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At The Course - 3 of 5
The first thing to do is purchase a racecard. This is effectively a programme of the days events and is an essential purchase. A couple of courses provide free racecards, some better than others. For other courses you can generally expect to pay £2 - £3. The quality of racecards does vary between courses but for your money it is reasonable to expect details of all the runners including the horses ‘colours’ so you can see what colour silks the jockey riding your horse will be wearing.
The majority of racecards also contain a diagram showing the layout of the racecourse - though, inexcusably, some don’t even provide that basic information.
For full details of racecard content for each course please see the detailed course guides.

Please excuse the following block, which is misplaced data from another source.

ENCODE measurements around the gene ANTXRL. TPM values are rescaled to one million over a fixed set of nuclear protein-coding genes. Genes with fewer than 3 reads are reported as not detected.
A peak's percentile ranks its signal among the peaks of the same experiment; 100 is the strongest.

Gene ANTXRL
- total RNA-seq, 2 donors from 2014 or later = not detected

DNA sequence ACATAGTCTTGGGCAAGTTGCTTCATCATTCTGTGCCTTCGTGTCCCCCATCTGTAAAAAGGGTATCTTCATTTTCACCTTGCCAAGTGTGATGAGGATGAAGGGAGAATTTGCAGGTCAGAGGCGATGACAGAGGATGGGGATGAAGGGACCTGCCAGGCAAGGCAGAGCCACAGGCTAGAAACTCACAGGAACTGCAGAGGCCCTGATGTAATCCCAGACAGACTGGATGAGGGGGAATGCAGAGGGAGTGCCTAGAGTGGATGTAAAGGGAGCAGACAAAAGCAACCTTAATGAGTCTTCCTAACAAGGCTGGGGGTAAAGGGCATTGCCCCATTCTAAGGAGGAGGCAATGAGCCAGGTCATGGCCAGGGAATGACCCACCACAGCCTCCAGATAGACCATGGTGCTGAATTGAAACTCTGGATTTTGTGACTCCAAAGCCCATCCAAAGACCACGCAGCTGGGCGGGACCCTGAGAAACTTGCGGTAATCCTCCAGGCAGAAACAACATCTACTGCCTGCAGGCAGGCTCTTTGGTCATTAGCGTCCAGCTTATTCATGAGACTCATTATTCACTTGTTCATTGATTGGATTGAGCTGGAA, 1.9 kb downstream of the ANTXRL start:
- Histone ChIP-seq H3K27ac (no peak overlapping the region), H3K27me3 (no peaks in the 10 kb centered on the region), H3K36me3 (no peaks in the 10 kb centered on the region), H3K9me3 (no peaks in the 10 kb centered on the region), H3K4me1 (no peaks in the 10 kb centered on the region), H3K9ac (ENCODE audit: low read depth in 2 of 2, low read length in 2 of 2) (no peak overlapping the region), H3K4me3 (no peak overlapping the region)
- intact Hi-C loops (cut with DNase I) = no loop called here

For the first visit to any racecourse the racecourse plan is the first page to turn to, if only to get your bearings. If there isn’t a plan complain to the racecourse. Some racecourses also have plans on notice boards around the course.
So armed with your plan just spend 20 minutes having a stroll round the course, have a look at the stands and enclosures. Look for the best vantage points, look for different places to view each of the races. If you find a good vantage point there is risk of staying put and seeing all the races from the same point. That is fine, however by watching races from different vantage points you see races from differing perspectives. Watch races from the different stands, by the finishing post, if at a jump meeting - near a jump, there are many options to try.
Find where the toilets are. Find the best route from the parade ring to the betting ring and back to your viewing points.
Having got your general bearings it’s time to look at the various parts of the course in more detail and I will try and cover these in terms of chronological order of an actual race.